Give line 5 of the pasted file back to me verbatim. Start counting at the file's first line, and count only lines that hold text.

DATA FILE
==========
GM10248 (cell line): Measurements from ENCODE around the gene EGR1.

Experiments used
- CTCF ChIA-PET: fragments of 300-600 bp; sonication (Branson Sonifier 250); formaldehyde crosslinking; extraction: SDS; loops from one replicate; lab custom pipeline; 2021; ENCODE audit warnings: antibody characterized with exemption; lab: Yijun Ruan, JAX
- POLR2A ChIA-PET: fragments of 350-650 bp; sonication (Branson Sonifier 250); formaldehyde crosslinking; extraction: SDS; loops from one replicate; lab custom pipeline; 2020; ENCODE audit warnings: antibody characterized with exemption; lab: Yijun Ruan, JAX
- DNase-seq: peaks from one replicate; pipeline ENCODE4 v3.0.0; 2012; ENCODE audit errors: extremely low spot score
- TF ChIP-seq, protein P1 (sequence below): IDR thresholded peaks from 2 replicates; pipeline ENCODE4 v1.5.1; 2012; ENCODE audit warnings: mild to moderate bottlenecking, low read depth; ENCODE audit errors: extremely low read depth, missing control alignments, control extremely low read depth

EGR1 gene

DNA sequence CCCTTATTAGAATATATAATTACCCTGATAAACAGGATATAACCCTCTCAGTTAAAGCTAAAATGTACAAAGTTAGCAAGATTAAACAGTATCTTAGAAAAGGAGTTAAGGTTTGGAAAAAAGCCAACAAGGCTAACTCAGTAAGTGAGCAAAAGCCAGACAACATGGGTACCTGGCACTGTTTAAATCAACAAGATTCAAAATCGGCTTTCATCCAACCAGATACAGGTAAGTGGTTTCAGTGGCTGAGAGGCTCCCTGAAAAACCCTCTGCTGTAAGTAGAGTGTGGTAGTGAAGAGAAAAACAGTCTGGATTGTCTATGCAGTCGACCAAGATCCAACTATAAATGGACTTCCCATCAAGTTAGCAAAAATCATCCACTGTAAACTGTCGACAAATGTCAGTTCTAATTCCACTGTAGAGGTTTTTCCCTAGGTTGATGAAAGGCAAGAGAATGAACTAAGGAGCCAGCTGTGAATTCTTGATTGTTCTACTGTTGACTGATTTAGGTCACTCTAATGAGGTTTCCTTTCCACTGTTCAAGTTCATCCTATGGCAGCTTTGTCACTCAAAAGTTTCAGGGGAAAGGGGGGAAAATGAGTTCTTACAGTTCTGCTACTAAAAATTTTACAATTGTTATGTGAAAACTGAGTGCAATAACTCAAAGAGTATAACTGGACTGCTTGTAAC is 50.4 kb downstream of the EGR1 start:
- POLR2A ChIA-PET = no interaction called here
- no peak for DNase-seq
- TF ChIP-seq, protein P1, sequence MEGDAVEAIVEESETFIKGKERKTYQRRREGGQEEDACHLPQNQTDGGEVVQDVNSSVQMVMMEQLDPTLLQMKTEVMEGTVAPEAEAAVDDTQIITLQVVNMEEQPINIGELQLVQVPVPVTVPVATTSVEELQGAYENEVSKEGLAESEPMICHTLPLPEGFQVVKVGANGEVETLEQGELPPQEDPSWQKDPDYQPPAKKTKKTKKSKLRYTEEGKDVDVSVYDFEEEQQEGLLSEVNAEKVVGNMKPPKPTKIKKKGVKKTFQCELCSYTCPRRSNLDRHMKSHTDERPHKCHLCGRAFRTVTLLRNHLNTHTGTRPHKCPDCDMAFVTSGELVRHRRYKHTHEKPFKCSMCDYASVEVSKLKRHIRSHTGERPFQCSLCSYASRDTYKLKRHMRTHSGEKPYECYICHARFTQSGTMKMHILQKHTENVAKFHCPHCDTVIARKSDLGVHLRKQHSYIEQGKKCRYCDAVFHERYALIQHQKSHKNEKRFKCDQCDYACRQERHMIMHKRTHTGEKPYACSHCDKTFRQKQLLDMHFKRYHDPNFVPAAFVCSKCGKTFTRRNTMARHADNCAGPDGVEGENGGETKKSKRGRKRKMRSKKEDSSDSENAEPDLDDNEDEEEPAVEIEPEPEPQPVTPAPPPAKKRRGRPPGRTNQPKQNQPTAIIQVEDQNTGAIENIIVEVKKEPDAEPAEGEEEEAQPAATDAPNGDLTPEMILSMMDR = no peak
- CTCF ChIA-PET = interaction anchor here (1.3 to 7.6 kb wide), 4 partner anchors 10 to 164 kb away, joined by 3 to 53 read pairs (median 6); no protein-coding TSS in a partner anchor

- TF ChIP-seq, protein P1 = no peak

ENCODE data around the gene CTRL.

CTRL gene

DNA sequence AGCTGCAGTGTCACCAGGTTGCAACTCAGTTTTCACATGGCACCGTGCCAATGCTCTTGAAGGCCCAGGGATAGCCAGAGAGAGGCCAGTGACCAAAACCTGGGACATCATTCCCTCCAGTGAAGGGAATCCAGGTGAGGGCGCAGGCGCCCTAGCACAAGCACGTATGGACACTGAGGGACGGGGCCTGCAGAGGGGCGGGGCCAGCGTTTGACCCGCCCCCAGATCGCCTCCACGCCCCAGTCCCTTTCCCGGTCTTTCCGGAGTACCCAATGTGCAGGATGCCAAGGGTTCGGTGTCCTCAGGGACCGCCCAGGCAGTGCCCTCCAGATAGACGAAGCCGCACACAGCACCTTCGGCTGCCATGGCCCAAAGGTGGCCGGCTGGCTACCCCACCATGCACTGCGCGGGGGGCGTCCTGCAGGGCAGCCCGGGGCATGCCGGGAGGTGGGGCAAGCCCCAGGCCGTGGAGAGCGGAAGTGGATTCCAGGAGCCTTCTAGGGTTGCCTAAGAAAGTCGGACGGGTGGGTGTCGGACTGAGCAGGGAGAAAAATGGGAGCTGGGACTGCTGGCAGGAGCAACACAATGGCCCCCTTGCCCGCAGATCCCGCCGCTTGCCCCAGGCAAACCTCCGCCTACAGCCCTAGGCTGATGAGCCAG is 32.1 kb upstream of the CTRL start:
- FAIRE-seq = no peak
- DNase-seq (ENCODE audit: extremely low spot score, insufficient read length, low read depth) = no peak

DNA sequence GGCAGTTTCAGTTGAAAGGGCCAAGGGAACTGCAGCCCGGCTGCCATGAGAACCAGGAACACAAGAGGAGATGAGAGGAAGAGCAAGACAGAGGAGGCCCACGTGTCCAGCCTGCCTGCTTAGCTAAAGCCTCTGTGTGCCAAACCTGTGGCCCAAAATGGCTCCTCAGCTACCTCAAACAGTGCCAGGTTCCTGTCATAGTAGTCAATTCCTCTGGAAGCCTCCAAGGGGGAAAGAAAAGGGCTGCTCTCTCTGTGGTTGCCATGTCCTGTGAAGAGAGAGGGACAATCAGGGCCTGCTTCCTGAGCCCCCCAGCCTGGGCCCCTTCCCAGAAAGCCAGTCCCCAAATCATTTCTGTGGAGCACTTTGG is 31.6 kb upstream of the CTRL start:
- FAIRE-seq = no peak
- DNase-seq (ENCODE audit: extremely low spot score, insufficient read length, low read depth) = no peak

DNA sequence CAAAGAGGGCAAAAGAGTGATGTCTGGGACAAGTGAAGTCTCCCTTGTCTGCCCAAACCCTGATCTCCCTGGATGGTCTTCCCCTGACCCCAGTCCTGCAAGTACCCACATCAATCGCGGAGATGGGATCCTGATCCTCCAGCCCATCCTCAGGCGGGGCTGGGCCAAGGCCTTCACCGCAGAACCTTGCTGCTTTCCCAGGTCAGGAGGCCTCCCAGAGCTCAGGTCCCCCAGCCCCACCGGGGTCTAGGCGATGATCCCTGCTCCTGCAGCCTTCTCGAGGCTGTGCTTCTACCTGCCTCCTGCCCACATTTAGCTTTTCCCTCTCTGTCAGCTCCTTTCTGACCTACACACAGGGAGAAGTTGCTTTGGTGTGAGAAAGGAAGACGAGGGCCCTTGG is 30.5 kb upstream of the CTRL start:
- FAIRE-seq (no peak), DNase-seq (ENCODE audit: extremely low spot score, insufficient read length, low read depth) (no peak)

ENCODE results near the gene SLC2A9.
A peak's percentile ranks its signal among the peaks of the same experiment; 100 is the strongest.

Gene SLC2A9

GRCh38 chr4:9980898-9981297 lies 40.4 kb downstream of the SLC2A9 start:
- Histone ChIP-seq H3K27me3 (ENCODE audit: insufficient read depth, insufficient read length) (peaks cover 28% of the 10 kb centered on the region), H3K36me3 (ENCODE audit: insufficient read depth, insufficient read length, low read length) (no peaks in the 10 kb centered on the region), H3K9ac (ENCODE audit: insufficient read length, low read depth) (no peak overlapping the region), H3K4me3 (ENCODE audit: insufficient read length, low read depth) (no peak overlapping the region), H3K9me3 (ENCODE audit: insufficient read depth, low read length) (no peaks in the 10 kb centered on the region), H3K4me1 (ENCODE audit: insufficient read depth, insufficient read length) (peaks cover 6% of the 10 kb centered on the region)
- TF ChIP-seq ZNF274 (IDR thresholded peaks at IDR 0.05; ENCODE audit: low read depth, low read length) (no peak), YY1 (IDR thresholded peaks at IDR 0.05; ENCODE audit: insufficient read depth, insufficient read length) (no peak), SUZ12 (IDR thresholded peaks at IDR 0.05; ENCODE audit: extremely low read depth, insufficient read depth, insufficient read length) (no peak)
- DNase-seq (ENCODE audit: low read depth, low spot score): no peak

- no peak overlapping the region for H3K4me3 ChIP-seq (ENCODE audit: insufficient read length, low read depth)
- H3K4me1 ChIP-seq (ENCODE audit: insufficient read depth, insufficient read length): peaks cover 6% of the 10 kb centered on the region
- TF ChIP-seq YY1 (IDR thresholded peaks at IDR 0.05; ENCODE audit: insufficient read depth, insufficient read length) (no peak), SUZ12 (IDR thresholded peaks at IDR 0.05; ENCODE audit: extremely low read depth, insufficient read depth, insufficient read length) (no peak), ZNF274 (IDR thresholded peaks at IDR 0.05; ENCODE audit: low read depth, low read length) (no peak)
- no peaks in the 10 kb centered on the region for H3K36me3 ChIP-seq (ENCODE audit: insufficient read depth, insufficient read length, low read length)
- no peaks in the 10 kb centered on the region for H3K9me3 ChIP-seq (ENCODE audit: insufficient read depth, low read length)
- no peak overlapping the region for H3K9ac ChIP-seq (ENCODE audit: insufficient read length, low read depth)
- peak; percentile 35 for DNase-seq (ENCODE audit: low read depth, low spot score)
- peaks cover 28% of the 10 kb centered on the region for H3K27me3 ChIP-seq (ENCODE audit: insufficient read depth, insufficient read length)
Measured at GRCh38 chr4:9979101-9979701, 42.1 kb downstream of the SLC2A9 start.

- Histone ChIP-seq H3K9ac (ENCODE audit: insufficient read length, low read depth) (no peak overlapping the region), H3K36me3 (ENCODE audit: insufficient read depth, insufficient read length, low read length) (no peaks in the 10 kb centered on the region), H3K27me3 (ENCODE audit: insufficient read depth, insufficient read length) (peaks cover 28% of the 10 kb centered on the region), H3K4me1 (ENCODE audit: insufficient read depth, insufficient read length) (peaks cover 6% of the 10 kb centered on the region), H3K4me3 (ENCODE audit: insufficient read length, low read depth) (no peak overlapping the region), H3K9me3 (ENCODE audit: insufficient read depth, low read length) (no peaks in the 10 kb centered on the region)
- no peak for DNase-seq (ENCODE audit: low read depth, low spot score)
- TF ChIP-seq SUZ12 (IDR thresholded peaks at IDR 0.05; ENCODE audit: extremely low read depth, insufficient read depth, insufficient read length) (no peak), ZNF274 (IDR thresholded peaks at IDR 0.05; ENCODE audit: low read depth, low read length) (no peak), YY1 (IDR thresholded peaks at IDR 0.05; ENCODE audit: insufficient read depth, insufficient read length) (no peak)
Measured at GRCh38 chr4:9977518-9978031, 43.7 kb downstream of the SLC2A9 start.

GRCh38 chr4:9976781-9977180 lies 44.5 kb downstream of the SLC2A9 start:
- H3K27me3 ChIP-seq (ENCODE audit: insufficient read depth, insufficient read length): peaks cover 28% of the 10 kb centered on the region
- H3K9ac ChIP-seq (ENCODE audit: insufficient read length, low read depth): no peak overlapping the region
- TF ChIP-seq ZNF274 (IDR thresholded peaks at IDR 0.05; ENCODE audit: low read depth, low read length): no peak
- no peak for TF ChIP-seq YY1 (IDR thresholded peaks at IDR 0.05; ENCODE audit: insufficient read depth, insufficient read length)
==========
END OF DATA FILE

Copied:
- DNase-seq: peaks from one replicate; pipeline ENCODE4 v3.0.0; 2012; ENCODE audit errors: extremely low spot score